I was especially interested to hear her take on polarization in America. Although it’s not a political book, Educated touches on a number of the divides in our country: red states versus blue states, rural versus urban, college-educated versus not. Since she’s spent her whole life moving between these worlds, I asked Tara what she thought. She told me she was disappointed in what she called the “breaking of charity”—an idea that comes from the Salem witch trials and refers to the moment when two members of the same group break apart and become different tribes.
“I worry that education is becoming a stick that some people use to beat other people into submission or becoming something that people feel arrogant about,” she said. “I think education is really just a process of self-discovery—of developing a sense of self and what you think. I think of [it] as this great mechanism of connecting and equalizing.”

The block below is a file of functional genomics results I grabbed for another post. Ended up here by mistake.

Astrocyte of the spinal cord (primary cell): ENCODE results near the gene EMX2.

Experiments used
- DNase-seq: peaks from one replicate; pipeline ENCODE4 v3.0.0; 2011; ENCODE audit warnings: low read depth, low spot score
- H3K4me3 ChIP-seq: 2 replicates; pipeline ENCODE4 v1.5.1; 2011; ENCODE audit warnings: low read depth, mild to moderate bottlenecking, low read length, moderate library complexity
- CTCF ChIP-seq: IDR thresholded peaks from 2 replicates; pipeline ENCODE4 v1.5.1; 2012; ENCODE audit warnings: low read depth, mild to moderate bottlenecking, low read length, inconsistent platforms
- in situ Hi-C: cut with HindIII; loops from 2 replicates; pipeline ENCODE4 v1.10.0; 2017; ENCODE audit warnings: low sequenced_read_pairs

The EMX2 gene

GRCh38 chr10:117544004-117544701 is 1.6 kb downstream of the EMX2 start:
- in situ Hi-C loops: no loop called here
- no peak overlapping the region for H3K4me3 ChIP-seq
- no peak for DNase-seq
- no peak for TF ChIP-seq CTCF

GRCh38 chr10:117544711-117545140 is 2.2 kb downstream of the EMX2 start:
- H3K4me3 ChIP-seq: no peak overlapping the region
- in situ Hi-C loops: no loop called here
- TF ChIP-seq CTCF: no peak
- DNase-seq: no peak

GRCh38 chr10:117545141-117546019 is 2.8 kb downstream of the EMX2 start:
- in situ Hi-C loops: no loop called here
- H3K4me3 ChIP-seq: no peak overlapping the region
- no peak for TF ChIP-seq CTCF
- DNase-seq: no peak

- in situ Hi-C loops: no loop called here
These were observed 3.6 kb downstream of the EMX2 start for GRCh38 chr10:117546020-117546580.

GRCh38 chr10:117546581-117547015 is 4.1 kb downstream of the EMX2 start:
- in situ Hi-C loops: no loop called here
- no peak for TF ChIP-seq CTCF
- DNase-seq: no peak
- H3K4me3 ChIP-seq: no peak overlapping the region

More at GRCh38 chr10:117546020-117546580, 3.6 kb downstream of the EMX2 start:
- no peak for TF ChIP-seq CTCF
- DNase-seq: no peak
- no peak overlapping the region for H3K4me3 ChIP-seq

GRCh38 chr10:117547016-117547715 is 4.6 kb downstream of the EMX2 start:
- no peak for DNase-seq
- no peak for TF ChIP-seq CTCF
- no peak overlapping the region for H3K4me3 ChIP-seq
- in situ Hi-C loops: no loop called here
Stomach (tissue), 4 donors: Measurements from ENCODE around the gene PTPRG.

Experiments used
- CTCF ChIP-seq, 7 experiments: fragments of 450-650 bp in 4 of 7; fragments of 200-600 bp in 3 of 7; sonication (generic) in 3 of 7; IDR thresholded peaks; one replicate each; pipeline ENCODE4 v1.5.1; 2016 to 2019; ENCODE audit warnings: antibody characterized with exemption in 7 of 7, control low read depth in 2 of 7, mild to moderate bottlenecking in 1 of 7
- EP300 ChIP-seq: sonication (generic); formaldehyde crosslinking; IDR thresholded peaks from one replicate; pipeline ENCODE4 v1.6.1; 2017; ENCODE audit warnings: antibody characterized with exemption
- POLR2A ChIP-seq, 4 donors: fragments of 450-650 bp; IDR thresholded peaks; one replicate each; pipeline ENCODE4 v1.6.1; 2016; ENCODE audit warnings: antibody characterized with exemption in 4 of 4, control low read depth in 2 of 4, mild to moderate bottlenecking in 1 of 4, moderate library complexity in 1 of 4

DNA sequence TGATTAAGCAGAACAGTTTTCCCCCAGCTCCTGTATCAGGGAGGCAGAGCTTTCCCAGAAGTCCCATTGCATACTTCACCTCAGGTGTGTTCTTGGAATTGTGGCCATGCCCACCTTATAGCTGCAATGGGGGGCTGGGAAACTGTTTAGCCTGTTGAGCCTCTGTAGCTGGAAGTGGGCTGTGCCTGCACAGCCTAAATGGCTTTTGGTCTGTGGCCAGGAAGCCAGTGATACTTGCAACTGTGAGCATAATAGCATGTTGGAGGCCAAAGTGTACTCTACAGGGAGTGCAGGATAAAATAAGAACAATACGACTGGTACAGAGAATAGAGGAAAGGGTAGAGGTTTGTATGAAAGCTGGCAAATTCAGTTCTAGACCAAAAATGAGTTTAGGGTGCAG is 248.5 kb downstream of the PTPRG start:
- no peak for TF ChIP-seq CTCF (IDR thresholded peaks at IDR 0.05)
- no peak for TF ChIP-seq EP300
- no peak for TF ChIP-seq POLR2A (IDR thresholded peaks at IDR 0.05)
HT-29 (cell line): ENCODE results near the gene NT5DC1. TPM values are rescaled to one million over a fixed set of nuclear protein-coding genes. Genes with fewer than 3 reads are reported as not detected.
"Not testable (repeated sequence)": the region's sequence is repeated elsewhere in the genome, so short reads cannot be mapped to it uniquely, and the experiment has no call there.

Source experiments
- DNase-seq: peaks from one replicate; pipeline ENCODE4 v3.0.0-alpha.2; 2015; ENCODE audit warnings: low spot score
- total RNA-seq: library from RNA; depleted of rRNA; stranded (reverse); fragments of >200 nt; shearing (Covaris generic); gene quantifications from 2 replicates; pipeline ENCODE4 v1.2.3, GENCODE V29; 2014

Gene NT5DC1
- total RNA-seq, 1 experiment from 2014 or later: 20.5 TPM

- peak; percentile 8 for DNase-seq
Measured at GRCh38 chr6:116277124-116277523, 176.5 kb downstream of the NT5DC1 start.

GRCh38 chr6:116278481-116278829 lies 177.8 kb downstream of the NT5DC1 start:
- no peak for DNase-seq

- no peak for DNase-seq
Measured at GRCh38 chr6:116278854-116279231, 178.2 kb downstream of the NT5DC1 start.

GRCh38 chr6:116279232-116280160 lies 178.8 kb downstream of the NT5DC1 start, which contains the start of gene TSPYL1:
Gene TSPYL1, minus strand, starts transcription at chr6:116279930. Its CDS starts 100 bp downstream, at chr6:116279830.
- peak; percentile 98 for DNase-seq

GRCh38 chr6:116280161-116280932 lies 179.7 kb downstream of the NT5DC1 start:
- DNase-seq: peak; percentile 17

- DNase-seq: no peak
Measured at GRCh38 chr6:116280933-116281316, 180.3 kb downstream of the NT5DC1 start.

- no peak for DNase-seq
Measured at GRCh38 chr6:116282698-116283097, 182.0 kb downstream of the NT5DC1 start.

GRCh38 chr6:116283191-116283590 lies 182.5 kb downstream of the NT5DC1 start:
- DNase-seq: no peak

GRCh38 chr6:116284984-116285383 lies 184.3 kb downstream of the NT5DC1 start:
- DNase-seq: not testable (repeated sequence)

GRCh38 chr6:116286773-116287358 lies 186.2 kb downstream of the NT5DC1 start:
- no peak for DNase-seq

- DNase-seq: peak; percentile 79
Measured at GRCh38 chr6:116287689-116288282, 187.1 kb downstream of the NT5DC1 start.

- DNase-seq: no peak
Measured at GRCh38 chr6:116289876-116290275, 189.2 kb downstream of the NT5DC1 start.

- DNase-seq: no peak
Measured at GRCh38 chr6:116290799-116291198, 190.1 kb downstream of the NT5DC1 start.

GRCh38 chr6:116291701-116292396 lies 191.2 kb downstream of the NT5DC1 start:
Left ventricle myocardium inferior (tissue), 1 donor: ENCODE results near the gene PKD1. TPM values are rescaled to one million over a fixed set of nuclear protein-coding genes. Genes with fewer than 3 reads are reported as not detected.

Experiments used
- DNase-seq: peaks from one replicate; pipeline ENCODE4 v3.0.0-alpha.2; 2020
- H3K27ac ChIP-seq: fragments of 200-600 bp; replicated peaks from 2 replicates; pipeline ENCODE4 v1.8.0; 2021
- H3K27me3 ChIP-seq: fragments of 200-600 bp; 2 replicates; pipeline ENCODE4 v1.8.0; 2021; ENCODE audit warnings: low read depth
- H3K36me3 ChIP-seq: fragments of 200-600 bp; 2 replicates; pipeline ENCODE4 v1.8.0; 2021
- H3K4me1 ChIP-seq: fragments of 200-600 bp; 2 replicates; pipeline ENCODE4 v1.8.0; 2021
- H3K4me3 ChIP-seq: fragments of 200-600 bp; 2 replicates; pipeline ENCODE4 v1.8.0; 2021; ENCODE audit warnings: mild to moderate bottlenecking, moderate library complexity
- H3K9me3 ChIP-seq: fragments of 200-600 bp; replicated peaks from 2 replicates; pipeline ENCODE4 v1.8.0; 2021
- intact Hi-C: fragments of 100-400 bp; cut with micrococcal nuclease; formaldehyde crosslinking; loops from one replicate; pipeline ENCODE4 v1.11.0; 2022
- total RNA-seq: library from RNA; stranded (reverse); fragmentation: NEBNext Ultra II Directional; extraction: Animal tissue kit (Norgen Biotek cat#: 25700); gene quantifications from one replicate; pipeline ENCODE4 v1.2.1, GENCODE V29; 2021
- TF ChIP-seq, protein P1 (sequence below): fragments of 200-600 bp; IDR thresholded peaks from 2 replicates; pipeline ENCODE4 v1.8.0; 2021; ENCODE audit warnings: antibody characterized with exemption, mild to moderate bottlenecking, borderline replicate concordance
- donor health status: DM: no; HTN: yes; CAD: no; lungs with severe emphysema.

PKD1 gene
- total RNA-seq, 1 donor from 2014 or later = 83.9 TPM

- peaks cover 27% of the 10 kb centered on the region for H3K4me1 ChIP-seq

Tara’s process of self-discovery is beautifully captured in Educated. It’s the kind of book that I think everyone will enjoy, no matter what genre you usually pick up. She’s a talented writer, and I suspect this book isn’t the last we’ll hear from her. I can’t wait to see what she does next.